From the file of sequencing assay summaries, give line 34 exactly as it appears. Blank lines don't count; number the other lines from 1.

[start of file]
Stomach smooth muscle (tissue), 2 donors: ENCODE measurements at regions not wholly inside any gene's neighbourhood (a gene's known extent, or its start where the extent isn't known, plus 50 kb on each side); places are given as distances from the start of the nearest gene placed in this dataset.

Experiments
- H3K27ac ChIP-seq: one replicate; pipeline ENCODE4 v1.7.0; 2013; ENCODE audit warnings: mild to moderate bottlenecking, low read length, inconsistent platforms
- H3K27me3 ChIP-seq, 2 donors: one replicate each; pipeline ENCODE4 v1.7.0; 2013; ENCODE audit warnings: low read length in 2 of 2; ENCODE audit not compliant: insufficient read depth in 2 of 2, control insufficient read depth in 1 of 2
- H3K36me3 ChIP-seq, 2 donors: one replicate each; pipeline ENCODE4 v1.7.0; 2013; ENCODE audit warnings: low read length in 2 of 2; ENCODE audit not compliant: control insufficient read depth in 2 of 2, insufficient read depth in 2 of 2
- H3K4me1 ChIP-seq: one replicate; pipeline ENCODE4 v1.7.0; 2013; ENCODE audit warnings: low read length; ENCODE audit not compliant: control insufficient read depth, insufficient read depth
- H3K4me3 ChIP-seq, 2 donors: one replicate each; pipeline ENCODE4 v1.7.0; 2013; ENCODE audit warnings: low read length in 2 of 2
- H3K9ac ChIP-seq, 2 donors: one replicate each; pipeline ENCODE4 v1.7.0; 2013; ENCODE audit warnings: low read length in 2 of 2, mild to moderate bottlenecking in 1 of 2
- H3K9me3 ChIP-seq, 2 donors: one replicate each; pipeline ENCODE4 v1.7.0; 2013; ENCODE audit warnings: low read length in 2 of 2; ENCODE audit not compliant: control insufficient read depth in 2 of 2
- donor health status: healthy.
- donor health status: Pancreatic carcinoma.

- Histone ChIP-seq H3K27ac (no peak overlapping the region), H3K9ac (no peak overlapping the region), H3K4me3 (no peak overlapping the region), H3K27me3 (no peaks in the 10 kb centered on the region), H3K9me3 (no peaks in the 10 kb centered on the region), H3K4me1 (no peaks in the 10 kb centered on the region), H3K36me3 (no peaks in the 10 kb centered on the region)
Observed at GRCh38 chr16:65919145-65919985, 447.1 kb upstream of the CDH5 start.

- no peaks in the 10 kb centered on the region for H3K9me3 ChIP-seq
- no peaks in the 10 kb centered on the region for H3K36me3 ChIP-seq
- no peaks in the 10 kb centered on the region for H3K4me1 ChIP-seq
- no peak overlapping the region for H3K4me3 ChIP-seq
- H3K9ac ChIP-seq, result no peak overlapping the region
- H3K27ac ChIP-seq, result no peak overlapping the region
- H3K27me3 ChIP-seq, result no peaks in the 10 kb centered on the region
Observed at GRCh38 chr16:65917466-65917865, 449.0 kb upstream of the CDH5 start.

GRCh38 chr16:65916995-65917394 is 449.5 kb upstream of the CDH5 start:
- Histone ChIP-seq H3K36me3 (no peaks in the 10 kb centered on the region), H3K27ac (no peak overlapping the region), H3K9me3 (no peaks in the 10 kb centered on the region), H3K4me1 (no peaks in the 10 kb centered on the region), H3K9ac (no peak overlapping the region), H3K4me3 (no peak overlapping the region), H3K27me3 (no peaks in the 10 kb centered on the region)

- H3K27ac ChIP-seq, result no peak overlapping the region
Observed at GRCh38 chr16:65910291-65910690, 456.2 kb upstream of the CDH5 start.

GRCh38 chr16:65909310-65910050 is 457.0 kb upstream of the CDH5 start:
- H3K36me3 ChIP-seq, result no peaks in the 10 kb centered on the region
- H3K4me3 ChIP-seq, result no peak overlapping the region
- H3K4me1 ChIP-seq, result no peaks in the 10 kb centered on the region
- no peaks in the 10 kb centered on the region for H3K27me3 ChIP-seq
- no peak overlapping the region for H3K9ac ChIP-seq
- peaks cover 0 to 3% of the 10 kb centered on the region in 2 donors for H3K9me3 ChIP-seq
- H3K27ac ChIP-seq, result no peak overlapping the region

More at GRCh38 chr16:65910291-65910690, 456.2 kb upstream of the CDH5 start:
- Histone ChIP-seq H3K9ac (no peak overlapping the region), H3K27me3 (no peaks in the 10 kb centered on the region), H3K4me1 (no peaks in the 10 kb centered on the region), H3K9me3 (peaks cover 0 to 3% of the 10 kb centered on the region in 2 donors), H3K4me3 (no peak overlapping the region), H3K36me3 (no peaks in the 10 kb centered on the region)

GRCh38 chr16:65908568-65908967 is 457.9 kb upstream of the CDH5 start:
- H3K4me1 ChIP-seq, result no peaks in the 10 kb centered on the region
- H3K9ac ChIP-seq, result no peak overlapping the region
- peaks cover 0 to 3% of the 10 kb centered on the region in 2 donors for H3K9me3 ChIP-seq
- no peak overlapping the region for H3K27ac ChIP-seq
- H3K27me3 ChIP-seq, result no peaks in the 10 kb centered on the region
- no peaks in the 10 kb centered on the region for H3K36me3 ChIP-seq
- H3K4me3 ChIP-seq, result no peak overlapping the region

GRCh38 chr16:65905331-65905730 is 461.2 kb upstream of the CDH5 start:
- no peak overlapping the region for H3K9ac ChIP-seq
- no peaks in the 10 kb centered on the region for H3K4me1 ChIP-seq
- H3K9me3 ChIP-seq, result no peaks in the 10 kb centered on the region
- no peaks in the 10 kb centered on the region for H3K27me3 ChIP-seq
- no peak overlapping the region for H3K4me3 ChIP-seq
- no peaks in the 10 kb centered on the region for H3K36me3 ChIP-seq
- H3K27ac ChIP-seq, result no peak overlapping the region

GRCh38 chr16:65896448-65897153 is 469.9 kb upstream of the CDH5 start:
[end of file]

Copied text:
More at GRCh38 chr16:65910291-65910690, 456.2 kb upstream of the CDH5 start: